Every animal should be counted today at the Bristol Zoo (Image: PA)
Most of us are counting the days until 2020, but the caretakers at the Bristol Zoo are busy counting 10,000 animals today.
The staff has a difficult time ahead, as each animal is counted on the 12-acre site as part of an annual census.
Everything will be verified, from the smallest ant to the largest gorilla, with work ready for the whole day for those who walk through the zoo armed with clipboard, tablets and spreadsheets.
Crucially, caregivers will calculate the exact numbers of the many endangered species that live in the zoo.
John Partridge, chief animal curator, said: ‘Counting animals is an important task because it acts as an audit to verify that our records are accurate.
Giant turtle numbers are marked during the annual inventory at the Bristol Zoo (Image: PA)
Leaf-cutting ants carry perforated numbers on the leaves as they are counted (Image: PA)
A staff member adds a giant Vietnamese stick insect, discovered in 2014, to the numbers (Image: PA)
“We have accurate information about animals and individual groups, which we share with colleagues around the world to help care for animals.”
Staff members have a difficult mission in their hands to keep track of some of the species, such as the colony of leaf-cutting ants from the zoo, which are generally 30 mm long.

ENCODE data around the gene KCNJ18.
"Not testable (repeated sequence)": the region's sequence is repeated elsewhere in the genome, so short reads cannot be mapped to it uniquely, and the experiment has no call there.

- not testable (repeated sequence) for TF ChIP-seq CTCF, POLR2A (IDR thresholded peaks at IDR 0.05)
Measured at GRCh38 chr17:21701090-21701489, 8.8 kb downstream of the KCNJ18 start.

Carmen Solan, the chief invertebrate officer, said: Our leafcutter ants may be small but they are absolutely fascinating.
Ant Each ant has its own place in the colony: the queen rules the chicken coop and can produce up to 150 million young in her life.
‘Among the workers, there are gardeners who attend to the fungus, soldiers who defend the nest and forage hunters who search, cut and transport the best leaves.
Biggie, the giant tortoise that first arrived at the Bristol Zoo on December 24, 1975 (Image: PA)
Everything will be verified, from the smallest ant to the largest gorilla (Image: PA)
Biggie has been in the zoo for 183 years 44 years longer than any other animal (Image: PA)
Other animals will be easier to complete, including the four rare golden arrow frogs that the zoo currently has.
Toxic amphibians are the most poisonous frogs in the world, with only one individual that contains enough toxin in their skin to kill at least 20 adult humans.
A similar count is taking place at the sister site of the Bristol Zoo, Wild Place Project.
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